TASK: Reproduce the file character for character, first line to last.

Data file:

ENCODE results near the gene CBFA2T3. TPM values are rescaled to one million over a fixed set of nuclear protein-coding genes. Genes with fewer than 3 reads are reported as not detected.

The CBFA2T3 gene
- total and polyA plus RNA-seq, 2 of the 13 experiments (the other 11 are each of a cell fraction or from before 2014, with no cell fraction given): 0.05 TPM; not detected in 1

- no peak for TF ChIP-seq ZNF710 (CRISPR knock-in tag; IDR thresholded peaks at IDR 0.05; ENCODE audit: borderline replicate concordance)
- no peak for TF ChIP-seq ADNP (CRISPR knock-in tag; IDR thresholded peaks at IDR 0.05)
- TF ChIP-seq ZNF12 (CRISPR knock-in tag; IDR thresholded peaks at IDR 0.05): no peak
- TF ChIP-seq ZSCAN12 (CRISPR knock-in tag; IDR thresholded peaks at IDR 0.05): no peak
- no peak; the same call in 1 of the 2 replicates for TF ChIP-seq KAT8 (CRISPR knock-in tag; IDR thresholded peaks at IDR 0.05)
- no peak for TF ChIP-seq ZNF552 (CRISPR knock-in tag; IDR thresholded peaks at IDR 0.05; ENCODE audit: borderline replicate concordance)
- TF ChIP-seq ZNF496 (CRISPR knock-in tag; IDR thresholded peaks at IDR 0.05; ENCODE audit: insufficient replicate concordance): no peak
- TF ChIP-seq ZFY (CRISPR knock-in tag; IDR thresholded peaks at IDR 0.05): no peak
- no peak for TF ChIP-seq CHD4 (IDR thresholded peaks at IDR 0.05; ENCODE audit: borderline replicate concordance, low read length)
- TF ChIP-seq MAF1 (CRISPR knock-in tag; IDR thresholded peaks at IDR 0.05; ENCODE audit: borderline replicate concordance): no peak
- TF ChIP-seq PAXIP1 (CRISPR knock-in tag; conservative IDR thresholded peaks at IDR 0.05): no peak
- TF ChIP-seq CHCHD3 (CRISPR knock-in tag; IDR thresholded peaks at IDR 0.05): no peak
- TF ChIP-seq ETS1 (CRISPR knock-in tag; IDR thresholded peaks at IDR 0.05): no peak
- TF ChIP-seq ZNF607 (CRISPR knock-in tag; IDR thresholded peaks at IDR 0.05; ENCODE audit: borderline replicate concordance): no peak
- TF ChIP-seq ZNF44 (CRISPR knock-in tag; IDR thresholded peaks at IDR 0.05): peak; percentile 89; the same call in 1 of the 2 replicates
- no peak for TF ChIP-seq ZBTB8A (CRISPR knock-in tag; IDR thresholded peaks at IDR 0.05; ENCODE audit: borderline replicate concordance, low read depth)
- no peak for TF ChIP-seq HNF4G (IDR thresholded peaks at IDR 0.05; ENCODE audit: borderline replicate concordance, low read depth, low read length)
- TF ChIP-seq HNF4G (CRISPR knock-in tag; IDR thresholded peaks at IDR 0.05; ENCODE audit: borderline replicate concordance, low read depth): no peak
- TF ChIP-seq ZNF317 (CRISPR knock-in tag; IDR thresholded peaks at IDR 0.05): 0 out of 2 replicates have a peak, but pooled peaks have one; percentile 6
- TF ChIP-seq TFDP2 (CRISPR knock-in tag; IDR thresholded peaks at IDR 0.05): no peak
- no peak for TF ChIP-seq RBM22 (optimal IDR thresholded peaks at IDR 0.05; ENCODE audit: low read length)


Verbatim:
ENCODE results near the gene CBFA2T3. TPM values are rescaled to one million over a fixed set of nuclear protein-coding genes. Genes with fewer than 3 reads are reported as not detected.

The CBFA2T3 gene
- total and polyA plus RNA-seq, 2 of the 13 experiments (the other 11 are each of a cell fraction or from before 2014, with no cell fraction given): 0.05 TPM; not detected in 1

- no peak for TF ChIP-seq ZNF710 (CRISPR knock-in tag; IDR thresholded peaks at IDR 0.05; ENCODE audit: borderline replicate concordance)
- no peak for TF ChIP-seq ADNP (CRISPR knock-in tag; IDR thresholded peaks at IDR 0.05)
- TF ChIP-seq ZNF12 (CRISPR knock-in tag; IDR thresholded peaks at IDR 0.05): no peak
- TF ChIP-seq ZSCAN12 (CRISPR knock-in tag; IDR thresholded peaks at IDR 0.05): no peak
- no peak; the same call in 1 of the 2 replicates for TF ChIP-seq KAT8 (CRISPR knock-in tag; IDR thresholded peaks at IDR 0.05)
- no peak for TF ChIP-seq ZNF552 (CRISPR knock-in tag; IDR thresholded peaks at IDR 0.05; ENCODE audit: borderline replicate concordance)
- TF ChIP-seq ZNF496 (CRISPR knock-in tag; IDR thresholded peaks at IDR 0.05; ENCODE audit: insufficient replicate concordance): no peak
- TF ChIP-seq ZFY (CRISPR knock-in tag; IDR thresholded peaks at IDR 0.05): no peak
- no peak for TF ChIP-seq CHD4 (IDR thresholded peaks at IDR 0.05; ENCODE audit: borderline replicate concordance, low read length)
- TF ChIP-seq MAF1 (CRISPR knock-in tag; IDR thresholded peaks at IDR 0.05; ENCODE audit: borderline replicate concordance): no peak
- TF ChIP-seq PAXIP1 (CRISPR knock-in tag; conservative IDR thresholded peaks at IDR 0.05): no peak
- TF ChIP-seq CHCHD3 (CRISPR knock-in tag; IDR thresholded peaks at IDR 0.05): no peak
- TF ChIP-seq ETS1 (CRISPR knock-in tag; IDR thresholded peaks at IDR 0.05): no peak
- TF ChIP-seq ZNF607 (CRISPR knock-in tag; IDR thresholded peaks at IDR 0.05; ENCODE audit: borderline replicate concordance): no peak
- TF ChIP-seq ZNF44 (CRISPR knock-in tag; IDR thresholded peaks at IDR 0.05): peak; percentile 89; the same call in 1 of the 2 replicates
- no peak for TF ChIP-seq ZBTB8A (CRISPR knock-in tag; IDR thresholded peaks at IDR 0.05; ENCODE audit: borderline replicate concordance, low read depth)
- no peak for TF ChIP-seq HNF4G (IDR thresholded peaks at IDR 0.05; ENCODE audit: borderline replicate concordance, low read depth, low read length)
- TF ChIP-seq HNF4G (CRISPR knock-in tag; IDR thresholded peaks at IDR 0.05; ENCODE audit: borderline replicate concordance, low read depth): no peak
- TF ChIP-seq ZNF317 (CRISPR knock-in tag; IDR thresholded peaks at IDR 0.05): 0 out of 2 replicates have a peak, but pooled peaks have one; percentile 6
- TF ChIP-seq TFDP2 (CRISPR knock-in tag; IDR thresholded peaks at IDR 0.05): no peak
- no peak for TF ChIP-seq RBM22 (optimal IDR thresholded peaks at IDR 0.05; ENCODE audit: low read length)